Guidelines for cash grants to flood-affected farmers have been approved.


After a one-and-a-half- break, the government has approved the guidelines for cash distribution to farmers across the country whose paddy fields were swamped by the unseasonal October severe rains and floods. The recommendations will be implemented immediately.



Following unseasonal torrential rains that began on October 17 and continued for several days, the country was ravaged by floods that claimed the lives of more than 100 people, devastated thousands of hectares of standing and harvested paddy crops, and submerged villages in numerous districts.

Heavily rainy conditions are uncommon in Nepal in October, which is usually considered to be beyond the monsoon season.

Following the publication of the notice in the Nepal Gazette, Prakash Kumar Sanjel, spokesperson for the Ministry of Agriculture and Livestock Development, stated that local levels will collect data on the impacted farmers or crops within two weeks of the notice being published.

“The names of the impacted farmers will be made public at the local level, and farmers who were not included in the original list will be given an extra three days to file claims,” he explained. “Once the claims have resolved, the names will be given to the district’s disaster assistance committee for additional review and consideration.”

According to Sanjel, the entire process will take another month to finish. “The compensation will be deposited directly into the bank accounts of all impacted farmers.”

According to the standards, the highest compensation sum would be Rs55,000 (Rs55,00).


Farmers who lost their paddy crops due to adverse weather conditions last month received a record Rs5.52 billion settlement during a Cabinet meeting on November 18, setting a new record. This is the largest farm-related aid package ever approved by the government.

When it released its revised estimates of losses in December 2013, it stated that the exceptional rainfall had resulted in losses totaling Rs11.87 billion. According to the ministry, an estimated 424,113 tonnes of paddy had destroyed on an area of 111,609 hectares.

According to the latest numbers, paddy crops on 90,996 hectares have completely destroyed. A similar number of paddy crops have been destroyed, with 62,155 hectares of them being partially damaged and 39,383 hectares of them being somewhat affected.

According to the judgment, the monetary compensation would be divided into four categories of value.

Small farmers with up to ten katthas will be reimbursed for 65 percent of their production costs, according to the government.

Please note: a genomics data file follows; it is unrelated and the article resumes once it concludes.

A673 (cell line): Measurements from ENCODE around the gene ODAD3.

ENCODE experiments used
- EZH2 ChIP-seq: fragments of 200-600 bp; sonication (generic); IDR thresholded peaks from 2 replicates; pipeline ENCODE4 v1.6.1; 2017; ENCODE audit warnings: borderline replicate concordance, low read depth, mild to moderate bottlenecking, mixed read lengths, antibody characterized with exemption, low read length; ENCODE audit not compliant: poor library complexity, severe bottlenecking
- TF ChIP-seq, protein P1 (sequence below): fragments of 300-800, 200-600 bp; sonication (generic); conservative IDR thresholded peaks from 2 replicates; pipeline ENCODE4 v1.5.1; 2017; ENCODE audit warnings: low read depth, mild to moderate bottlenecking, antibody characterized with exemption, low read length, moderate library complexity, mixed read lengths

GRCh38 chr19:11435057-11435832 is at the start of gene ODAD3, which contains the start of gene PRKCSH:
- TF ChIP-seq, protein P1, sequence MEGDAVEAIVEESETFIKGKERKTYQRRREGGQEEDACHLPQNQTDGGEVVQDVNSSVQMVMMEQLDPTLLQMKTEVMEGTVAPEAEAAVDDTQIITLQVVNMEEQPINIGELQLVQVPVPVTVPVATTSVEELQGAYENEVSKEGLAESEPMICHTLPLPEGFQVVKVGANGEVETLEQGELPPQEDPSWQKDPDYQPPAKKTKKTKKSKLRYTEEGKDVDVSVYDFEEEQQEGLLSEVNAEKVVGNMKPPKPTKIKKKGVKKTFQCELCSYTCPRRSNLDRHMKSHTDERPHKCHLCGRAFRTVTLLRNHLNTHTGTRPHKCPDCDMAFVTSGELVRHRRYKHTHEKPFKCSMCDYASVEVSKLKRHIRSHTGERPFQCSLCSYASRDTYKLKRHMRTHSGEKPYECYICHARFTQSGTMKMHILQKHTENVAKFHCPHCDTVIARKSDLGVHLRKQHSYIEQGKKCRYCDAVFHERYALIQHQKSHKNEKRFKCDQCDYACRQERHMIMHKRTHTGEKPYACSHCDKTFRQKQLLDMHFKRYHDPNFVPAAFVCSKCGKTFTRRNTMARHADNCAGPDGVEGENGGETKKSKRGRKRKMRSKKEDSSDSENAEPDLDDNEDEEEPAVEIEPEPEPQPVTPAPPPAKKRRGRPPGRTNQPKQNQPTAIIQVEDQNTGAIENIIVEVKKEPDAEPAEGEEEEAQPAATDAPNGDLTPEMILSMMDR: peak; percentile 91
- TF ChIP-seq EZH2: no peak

Additionally, the government will reimburse 30% of the production costs for medium-sized farmers with holdings ranging from 11 to 60 katthas, according to the Ministry of Agriculture.

The government would reimburse big farmers whose farms are larger than 61 katthas with a 20 percent discount on their output costs.


For farmers who have partially affected, the government has agreed to pay them with a flat 20 percent of their production costs, which will apply to all small, medium, and large farms.

Farmers who have insured their crops, on the other hand, will be ineligible for any financial recompense.

Following the standards, a sum equal to Rs2,304 per quintal [100 kg] and the agricultural productivity rate of the district has calculated to determine the compensation amount to be paid out.

Nepal’s economic well-being is inextricably related to the success of the country’s harvest season. Water from the skies is the lifeblood of Nepal’s Rs4.26 trillion economy, which is heavily reliant on agriculture due to the fact that over two-thirds of the country’s farmland is rain-fed. However, the unseasonably heavy rains that fell in October this year spelled tragedy.

Paddy is planted across the majority of Nepal in June and harvested in October, according to the USDA.

Nepal’s economy has suffered a significant setback as a result of the devastation of paddy. More over half of the population on paddy as their primary source of income, which accounts for approximately 7 percent of the national gross domestic product (GDP).

It was determined that there were three types of damage, according to the ministry:


Farmers who live in river basins or on the banks of rivers such as the Karnali, Babai, Koshi, and others who have lost their whole crops or whose ready-to-harvest paddy has washed away by floods come into the first of these categories.

It has noted that the second category of damage has occurred in the low lying southern plains, where rains has saturated the fields for more than two days and seedlings have begun to grow from harvested paddy that has been left out in the fields to dry.

The third type of damage occurred as a result of strong winds that flattened standing paddy crops.

Aside from the paddy losses, there is also a significant loss of stalks, which have a high monetary value and must be replaced.

According to the ministry’s estimates, paddy production may fall below 10 percent this year.

According to industry experts, the harm will be reflected in rice prices this year.

The import of cereals climbed by Rs22.71 billion during the previous fiscal year, which concluded in mid-July, surpassing Rs79 billion. Rice and paddy were the most often imported cereals, accounting for Rs27.62 billion and Rs20.54 billion, respectively, of the total cereal imports.


The sudden and intense rainfall that happened in Nepal almost a month after the monsoon season normally finishes has left scientists scratching their heads, wondering—and concerned—about the impact of climate change on the country’s economy and people’s livelihoods.

Economists believe that the destruction of human lives, property, and crops will have a negative impact on economic growth, which has already slowed by the Covid-19 outbreak in the first place.

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